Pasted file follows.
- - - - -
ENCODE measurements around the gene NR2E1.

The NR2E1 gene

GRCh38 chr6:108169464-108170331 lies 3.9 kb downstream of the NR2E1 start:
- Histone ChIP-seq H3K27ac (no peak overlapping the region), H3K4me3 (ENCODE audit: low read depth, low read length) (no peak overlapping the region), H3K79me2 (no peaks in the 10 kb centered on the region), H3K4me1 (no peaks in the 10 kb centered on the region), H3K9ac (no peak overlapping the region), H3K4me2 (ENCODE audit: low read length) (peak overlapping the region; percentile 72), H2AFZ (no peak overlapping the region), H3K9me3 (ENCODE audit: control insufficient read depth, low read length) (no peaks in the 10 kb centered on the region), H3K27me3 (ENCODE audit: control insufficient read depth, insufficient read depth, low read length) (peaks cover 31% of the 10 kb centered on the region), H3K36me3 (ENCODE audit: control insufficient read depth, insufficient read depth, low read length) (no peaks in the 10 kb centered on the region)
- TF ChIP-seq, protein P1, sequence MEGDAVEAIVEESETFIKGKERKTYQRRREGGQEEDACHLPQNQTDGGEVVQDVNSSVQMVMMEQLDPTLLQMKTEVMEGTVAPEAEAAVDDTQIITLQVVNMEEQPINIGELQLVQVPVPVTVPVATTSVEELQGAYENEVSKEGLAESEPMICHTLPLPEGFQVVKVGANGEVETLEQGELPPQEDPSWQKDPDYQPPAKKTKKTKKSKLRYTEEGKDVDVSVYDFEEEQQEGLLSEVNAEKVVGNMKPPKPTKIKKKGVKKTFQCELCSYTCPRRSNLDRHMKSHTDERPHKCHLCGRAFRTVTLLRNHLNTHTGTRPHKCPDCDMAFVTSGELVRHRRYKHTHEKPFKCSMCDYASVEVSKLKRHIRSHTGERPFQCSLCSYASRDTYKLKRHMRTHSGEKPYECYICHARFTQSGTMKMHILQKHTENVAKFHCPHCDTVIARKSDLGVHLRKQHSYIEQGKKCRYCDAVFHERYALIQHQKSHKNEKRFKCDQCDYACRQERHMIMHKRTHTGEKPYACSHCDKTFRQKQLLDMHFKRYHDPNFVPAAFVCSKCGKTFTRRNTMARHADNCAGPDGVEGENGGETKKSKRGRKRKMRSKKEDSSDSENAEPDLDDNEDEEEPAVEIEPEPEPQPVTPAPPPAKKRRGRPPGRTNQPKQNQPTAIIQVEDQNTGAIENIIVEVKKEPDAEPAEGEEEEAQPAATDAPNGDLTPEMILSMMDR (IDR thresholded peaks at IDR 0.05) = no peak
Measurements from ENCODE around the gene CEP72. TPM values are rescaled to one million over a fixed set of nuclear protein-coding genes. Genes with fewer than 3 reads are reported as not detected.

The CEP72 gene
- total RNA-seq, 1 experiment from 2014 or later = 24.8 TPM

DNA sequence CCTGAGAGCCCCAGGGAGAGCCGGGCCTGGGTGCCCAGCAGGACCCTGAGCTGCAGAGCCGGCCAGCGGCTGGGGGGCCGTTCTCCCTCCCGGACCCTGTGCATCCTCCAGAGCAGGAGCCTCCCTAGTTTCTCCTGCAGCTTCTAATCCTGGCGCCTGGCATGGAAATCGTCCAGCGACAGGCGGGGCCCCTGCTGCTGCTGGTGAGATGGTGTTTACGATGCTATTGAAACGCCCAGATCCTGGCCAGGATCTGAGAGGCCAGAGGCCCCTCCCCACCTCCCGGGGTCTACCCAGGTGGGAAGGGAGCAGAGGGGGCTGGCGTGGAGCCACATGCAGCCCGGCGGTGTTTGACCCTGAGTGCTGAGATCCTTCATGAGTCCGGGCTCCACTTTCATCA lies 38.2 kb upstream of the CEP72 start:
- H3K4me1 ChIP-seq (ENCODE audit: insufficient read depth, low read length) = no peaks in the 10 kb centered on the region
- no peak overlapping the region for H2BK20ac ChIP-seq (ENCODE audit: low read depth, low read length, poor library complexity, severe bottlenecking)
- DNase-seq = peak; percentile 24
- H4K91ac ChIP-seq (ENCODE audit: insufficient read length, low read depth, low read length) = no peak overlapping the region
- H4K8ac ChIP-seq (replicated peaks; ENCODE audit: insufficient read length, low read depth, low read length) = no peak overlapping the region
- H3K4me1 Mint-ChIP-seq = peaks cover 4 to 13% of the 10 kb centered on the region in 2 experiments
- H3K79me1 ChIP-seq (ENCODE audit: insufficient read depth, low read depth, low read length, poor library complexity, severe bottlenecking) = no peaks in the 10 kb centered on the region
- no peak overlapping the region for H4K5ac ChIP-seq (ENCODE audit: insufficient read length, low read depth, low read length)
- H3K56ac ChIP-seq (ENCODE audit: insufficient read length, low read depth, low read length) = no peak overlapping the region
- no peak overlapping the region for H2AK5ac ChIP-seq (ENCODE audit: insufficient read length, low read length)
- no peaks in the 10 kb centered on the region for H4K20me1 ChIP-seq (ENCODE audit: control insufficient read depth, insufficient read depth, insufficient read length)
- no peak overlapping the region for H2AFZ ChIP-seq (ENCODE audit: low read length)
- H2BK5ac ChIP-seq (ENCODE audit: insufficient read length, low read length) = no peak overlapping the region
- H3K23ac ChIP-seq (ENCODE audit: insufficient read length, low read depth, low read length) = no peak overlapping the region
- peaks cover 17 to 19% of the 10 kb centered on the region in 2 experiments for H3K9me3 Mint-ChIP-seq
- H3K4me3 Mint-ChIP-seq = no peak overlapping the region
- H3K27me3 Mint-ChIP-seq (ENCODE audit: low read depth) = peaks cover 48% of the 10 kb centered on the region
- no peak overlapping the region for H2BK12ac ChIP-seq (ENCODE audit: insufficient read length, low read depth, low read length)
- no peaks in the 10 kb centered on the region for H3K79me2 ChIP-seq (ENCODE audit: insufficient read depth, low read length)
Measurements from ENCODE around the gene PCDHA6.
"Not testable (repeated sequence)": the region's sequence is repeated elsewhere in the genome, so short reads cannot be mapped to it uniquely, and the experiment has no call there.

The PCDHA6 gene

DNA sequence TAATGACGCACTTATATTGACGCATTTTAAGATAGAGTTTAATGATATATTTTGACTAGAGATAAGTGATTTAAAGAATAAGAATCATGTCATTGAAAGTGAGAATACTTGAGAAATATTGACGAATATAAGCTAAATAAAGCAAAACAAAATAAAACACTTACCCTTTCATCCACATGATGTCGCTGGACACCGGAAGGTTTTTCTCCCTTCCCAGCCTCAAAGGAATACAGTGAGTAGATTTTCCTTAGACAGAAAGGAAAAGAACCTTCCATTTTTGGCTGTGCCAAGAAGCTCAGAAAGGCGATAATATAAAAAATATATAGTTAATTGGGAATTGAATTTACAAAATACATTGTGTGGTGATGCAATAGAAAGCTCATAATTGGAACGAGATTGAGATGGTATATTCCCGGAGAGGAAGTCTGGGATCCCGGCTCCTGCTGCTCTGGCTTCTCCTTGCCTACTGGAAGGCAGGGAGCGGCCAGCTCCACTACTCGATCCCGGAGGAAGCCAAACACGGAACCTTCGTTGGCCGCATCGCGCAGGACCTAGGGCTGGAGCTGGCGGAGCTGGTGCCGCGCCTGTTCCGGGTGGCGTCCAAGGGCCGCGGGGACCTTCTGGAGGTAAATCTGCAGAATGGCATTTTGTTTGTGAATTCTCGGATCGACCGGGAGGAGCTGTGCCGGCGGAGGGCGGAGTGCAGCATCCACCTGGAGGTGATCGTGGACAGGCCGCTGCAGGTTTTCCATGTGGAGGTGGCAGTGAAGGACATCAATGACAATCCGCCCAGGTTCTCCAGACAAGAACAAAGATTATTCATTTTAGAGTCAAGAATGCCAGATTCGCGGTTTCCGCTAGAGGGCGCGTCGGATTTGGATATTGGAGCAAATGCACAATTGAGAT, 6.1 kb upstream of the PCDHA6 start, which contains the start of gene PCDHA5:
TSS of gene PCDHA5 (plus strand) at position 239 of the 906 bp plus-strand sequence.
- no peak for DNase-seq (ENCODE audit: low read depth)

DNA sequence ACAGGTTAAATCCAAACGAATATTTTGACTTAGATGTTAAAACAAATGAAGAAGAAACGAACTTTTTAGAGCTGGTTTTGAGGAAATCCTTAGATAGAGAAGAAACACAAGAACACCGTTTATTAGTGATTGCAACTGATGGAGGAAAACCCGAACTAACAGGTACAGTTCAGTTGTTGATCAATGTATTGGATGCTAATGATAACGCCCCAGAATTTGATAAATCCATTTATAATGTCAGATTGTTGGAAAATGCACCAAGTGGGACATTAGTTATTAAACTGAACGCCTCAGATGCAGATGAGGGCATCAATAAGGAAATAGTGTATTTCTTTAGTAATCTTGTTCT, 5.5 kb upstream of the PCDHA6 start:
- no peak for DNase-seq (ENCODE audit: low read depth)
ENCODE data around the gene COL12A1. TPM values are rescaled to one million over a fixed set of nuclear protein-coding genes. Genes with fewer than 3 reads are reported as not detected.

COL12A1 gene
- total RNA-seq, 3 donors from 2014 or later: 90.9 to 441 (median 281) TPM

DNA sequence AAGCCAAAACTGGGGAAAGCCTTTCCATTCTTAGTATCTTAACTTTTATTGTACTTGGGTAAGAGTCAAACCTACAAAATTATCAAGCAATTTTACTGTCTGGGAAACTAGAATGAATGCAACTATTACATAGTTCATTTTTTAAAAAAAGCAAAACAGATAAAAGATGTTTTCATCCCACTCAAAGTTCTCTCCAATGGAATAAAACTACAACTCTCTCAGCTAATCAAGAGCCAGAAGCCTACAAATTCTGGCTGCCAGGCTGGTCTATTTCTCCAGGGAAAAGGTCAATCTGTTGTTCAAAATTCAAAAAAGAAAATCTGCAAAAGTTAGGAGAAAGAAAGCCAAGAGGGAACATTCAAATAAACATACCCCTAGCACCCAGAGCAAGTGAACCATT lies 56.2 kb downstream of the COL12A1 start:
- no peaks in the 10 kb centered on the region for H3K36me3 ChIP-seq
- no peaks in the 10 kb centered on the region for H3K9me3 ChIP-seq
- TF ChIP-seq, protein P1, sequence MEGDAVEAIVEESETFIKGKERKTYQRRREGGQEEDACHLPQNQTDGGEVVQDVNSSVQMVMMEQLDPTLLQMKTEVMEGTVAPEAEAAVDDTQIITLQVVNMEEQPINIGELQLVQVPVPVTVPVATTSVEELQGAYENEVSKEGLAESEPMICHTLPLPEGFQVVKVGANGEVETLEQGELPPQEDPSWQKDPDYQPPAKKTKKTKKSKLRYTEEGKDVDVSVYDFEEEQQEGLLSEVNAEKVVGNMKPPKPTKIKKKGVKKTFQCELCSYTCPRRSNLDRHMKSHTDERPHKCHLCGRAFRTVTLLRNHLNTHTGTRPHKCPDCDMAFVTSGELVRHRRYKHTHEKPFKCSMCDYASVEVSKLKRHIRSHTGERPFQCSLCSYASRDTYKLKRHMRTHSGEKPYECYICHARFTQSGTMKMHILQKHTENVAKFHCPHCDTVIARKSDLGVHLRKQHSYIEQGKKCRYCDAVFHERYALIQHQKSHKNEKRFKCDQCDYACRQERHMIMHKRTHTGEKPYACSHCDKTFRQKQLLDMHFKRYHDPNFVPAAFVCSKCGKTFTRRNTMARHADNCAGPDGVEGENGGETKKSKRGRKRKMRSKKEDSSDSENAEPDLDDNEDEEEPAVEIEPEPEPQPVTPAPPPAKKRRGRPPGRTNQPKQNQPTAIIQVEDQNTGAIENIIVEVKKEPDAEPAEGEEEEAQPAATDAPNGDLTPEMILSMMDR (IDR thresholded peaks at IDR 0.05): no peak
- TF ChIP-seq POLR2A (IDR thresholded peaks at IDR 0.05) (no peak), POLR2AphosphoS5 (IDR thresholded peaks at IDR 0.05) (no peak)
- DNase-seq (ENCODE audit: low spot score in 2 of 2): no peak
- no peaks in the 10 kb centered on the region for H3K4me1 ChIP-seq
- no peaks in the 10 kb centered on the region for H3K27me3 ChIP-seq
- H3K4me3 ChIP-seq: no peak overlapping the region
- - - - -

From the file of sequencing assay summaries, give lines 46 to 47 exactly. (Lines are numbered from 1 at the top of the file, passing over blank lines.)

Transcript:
- no peaks in the 10 kb centered on the region for H3K4me1 ChIP-seq
- no peaks in the 10 kb centered on the region for H3K27me3 ChIP-seq